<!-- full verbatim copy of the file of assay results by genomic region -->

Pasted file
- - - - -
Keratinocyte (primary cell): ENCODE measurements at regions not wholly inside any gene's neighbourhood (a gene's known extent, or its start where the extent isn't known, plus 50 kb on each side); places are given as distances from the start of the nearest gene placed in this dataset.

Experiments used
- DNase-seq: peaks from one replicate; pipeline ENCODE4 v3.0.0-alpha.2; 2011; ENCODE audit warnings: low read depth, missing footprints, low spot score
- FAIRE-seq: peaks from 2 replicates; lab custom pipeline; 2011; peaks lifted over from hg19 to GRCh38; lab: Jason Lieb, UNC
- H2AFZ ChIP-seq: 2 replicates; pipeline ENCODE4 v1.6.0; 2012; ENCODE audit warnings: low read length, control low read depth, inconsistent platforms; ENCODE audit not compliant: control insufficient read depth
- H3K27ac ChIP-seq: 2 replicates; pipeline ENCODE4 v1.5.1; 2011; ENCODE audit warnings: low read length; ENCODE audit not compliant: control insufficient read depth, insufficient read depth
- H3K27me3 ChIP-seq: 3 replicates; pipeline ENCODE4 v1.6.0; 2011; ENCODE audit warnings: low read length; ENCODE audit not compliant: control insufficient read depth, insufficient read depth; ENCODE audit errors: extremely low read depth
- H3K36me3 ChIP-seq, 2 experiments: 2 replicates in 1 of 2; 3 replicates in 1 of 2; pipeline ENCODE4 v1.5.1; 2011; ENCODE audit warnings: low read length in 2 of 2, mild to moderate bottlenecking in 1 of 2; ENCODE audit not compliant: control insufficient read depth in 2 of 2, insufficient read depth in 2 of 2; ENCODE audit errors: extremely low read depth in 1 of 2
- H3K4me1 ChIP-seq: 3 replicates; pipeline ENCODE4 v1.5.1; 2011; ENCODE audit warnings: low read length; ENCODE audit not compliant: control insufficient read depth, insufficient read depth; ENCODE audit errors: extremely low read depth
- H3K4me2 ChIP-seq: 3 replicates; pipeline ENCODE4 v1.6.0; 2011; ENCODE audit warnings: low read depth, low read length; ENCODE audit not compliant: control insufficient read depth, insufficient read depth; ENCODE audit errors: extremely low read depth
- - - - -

Keratinocyte (primary cell): ENCODE measurements at regions not wholly inside any gene's neighbourhood (a gene's known extent, or its start where the extent isn't known, plus 50 kb on each side); places are given as distances from the start of the nearest gene placed in this dataset.

Experiments used
- DNase-seq: peaks from one replicate; pipeline ENCODE4 v3.0.0-alpha.2; 2011; ENCODE audit warnings: low read depth, missing footprints, low spot score
- FAIRE-seq: peaks from 2 replicates; lab custom pipeline; 2011; peaks lifted over from hg19 to GRCh38; lab: Jason Lieb, UNC
- H2AFZ ChIP-seq: 2 replicates; pipeline ENCODE4 v1.6.0; 2012; ENCODE audit warnings: low read length, control low read depth, inconsistent platforms; ENCODE audit not compliant: control insufficient read depth
- H3K27ac ChIP-seq: 2 replicates; pipeline ENCODE4 v1.5.1; 2011; ENCODE audit warnings: low read length; ENCODE audit not compliant: control insufficient read depth, insufficient read depth
- H3K27me3 ChIP-seq: 3 replicates; pipeline ENCODE4 v1.6.0; 2011; ENCODE audit warnings: low read length; ENCODE audit not compliant: control insufficient read depth, insufficient read depth; ENCODE audit errors: extremely low read depth
- H3K36me3 ChIP-seq, 2 experiments: 2 replicates in 1 of 2; 3 replicates in 1 of 2; pipeline ENCODE4 v1.5.1; 2011; ENCODE audit warnings: low read length in 2 of 2, mild to moderate bottlenecking in 1 of 2; ENCODE audit not compliant: control insufficient read depth in 2 of 2, insufficient read depth in 2 of 2; ENCODE audit errors: extremely low read depth in 1 of 2
- H3K4me1 ChIP-seq: 3 replicates; pipeline ENCODE4 v1.5.1; 2011; ENCODE audit warnings: low read length; ENCODE audit not compliant: control insufficient read depth, insufficient read depth; ENCODE audit errors: extremely low read depth
- H3K4me2 ChIP-seq: 3 replicates; pipeline ENCODE4 v1.6.0; 2011; ENCODE audit warnings: low read depth, low read length; ENCODE audit not compliant: control insufficient read depth, insufficient read depth; ENCODE audit errors: extremely low read depth